As per the most detailed study, exposure to air pollution is linked to an increased seriousness of mental illness.
The research that involves 13,000 people in London, discovered that a relatively small rise in exposure to nitrogen dioxide has brought about a 32% increase in the risk of requiring community-based medical care and an 18% increase in the risk of being kept in hospital.
The discoveries were likely applicable to many cities in developed nations, and reducing air pollution could be of help to millions of people, the researchers said.
University of Bristol's Joanne Newbury who is part of the research team said: "Air pollution is modifiable, and on a big scale as well, reducing population-level exposure. We know there are interventions that can be used, such as expanding low-emission zones. Mental health interventions at the individual level are actually quite difficult."
The study made use of how frequently people are admitted to hospitals or visits to community doctors and nurses due to the severity of illness.
The researchers estimated that a little reduction in just a single pollutant could decrease illness and save the NHS tens of millions yearly.
Effects of Air Pollution
King's College London Ioannis Bakolis who led the research said in recent years, London's level of air pollution has dropped but there is no safe level. "Even at low levels of air pollution, you can observe this kind of very important effect."
Recent research revealed that small increases in air pollution have something to do with a significant increase in depression and anxiety. It has also linked air pollution to a high rate of suicides and it shows that being brought up in polluted areas boost the risk of mental disorders.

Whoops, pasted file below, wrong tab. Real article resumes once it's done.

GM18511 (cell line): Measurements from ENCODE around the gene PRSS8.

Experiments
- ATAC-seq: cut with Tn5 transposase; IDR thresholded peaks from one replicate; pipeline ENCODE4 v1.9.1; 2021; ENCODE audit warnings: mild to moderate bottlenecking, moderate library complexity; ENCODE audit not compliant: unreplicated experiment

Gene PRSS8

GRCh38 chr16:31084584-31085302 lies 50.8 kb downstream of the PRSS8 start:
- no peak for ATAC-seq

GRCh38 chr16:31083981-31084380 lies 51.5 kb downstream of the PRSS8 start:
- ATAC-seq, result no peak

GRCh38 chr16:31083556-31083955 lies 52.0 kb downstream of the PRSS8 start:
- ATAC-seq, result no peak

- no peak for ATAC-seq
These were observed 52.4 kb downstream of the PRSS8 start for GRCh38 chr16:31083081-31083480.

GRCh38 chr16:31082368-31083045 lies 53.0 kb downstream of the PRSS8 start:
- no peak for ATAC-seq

Other research has discovered that air pollution leads to a great reduction in mental capacity and is linked to loss of memory.
In 2019, a global review came to the conclusion that air pollution may be causing damages to every organ in the human body.
The New Study
Published in the British Journal of Psychiatry, the new study, traced patients in south London from their initial contact with mental health services and used high-resolution evaluation of air pollution in their houses.
In the study area, the quarterly average NO2 levels differ by between 18 µg/m³ and 96 µg/m³. The researchers discovered that individuals prone to 15µg/m³ higher levels of pollution are prone to an 18% higher risk of remaining in hospital and a 32% higher risk of being in need of outpatient treatment after one year.
The study was not carried out to prove a causal association between air pollution and the seriousness of mental illness, requiring hard experimental work.
But the researchers said the link is "biologically plausible," since it is known that air pollutants have powerful inflammatory properties and there is a belief that inflammation is a factor in psychotic and mood disorders.
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